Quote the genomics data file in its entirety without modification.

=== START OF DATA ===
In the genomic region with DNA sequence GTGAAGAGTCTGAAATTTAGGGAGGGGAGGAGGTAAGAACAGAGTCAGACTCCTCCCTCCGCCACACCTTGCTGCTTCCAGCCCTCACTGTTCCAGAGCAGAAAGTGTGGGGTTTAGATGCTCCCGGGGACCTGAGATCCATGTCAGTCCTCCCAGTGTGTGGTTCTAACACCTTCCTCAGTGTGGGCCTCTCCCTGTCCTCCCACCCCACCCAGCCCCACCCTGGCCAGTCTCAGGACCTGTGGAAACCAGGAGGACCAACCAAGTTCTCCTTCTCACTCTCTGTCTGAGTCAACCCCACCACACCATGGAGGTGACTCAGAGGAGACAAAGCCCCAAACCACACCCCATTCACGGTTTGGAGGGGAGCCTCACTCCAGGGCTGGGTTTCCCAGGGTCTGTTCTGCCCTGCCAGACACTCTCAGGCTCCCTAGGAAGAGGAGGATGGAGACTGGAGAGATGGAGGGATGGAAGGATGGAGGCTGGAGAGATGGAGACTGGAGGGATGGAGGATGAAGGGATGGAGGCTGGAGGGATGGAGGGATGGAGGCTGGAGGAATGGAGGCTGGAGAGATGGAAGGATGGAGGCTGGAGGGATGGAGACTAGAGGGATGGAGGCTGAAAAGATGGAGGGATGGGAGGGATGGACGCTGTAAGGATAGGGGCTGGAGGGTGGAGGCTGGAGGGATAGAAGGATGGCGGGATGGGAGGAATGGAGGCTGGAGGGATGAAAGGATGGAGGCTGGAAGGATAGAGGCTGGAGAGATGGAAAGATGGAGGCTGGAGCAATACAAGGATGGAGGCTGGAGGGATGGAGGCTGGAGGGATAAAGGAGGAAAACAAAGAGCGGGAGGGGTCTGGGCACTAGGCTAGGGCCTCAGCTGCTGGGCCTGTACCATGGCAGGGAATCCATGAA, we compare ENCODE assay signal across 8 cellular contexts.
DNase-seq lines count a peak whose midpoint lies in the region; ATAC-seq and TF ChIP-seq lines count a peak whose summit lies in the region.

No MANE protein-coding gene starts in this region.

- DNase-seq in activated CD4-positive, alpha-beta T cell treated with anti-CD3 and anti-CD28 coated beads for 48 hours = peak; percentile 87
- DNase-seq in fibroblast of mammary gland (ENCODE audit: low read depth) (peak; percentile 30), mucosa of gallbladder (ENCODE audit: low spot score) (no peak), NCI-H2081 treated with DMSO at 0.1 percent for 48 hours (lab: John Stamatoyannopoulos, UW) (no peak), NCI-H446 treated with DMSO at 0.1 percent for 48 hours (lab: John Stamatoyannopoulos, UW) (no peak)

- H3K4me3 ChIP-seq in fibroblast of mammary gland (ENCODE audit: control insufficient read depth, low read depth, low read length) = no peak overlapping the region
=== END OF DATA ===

In the genomic region with DNA sequence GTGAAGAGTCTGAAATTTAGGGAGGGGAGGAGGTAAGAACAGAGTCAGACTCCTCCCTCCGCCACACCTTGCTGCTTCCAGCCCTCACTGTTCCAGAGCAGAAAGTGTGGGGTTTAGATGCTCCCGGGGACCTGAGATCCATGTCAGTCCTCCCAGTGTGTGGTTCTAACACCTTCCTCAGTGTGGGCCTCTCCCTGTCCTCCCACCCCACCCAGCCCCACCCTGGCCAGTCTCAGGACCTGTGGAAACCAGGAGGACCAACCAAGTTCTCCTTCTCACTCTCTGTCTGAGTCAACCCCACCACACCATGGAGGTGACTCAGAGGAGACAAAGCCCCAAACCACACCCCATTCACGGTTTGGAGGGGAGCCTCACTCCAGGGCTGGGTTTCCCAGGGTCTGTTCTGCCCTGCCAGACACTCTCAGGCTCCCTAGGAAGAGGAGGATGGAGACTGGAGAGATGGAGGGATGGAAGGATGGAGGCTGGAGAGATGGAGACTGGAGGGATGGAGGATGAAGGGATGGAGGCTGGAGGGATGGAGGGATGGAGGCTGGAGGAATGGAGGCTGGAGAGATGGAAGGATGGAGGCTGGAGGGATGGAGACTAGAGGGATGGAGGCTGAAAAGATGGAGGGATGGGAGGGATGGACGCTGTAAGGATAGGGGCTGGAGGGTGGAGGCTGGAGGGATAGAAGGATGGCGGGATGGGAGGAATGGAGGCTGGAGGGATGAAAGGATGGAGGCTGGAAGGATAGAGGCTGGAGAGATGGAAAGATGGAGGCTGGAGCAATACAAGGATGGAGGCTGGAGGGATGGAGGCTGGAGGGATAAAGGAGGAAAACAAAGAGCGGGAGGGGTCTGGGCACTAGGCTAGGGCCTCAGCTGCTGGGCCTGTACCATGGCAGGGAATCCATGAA, we compare ENCODE assay signal across 8 cellular contexts.
DNase-seq lines count a peak whose midpoint lies in the region; ATAC-seq and TF ChIP-seq lines count a peak whose summit lies in the region.

No MANE protein-coding gene starts in this region.

- DNase-seq in activated CD4-positive, alpha-beta T cell treated with anti-CD3 and anti-CD28 coated beads for 48 hours = peak; percentile 87
- DNase-seq in fibroblast of mammary gland (ENCODE audit: low read depth) (peak; percentile 30), mucosa of gallbladder (ENCODE audit: low spot score) (no peak), NCI-H2081 treated with DMSO at 0.1 percent for 48 hours (lab: John Stamatoyannopoulos, UW) (no peak), NCI-H446 treated with DMSO at 0.1 percent for 48 hours (lab: John Stamatoyannopoulos, UW) (no peak)

- H3K4me3 ChIP-seq in fibroblast of mammary gland (ENCODE audit: control insufficient read depth, low read depth, low read length) = no peak overlapping the region